Articles that exhibit a connection with the Fulbright Program, the German Fulbright Alumni Association (F.A.e.V.), or the network of Fulbright Alumni Associations across the globe are always encouraged, as are articles with creative approaches of how our main theme resonates with you personally. When submitting your article, please provide 2-3 sentences about yourself in third person and a headshot. Authors are encouraged to submit images (3-6 images total) that support their article. Every photograph must include the photographer’s name and a caption. Articles may range in length from 3,000 – 12,000 characters (including spaces) and should be written in American English.

The deadline for submissions is September 15, 2023. Please send all questions, ideas, and contributions to Jana Frey via email at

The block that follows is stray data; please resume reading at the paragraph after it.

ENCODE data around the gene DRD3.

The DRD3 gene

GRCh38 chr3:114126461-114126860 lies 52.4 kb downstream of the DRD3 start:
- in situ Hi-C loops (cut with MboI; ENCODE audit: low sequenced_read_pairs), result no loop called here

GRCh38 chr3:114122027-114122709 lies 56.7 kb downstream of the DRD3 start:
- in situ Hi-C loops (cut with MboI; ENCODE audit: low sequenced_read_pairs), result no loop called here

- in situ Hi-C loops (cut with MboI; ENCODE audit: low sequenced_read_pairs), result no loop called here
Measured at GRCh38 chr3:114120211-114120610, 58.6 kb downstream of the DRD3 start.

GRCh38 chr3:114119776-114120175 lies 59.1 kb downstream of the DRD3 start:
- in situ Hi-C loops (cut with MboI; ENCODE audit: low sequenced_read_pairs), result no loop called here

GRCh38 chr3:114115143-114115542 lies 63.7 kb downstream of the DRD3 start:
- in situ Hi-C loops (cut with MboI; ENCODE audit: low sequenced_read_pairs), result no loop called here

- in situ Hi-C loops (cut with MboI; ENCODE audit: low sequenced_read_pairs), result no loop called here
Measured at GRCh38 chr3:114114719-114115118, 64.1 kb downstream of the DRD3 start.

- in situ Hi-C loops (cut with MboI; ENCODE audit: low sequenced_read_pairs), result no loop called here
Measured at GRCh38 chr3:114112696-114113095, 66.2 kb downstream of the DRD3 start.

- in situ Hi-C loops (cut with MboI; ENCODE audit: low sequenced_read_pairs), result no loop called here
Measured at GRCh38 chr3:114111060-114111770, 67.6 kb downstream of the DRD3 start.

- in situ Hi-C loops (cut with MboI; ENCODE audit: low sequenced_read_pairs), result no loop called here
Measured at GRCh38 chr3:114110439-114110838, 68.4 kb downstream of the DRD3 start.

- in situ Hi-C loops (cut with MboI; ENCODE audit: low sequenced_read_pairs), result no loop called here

Jana Frey

Registration now open for Winterball 2023

Liebe Fullies,

We are excited to formally invite you to the German Fulbright Alumni Association’s Spring Ball, this year to be held in conjunction with our annual General Assembly in Hamburg on the weekend of March 24th – 26th and are thrilled to announce that registration is now live via the following registration form:

Register here

The festivities will begin with an informal get-together on Friday night. Saturday will feature the annual General Assembly at the Bucerius Law School and, of course, be highlighted by the evening’s Spring Ball. MARKK am Rothenbaum will serve as our host for this festive Fulbright occasion, one of good food, even better company, and necessarily, lots of dancing! We are also eager to have special guests headline the evening, among them being this year’s recipient of the annually presented Mulert Award.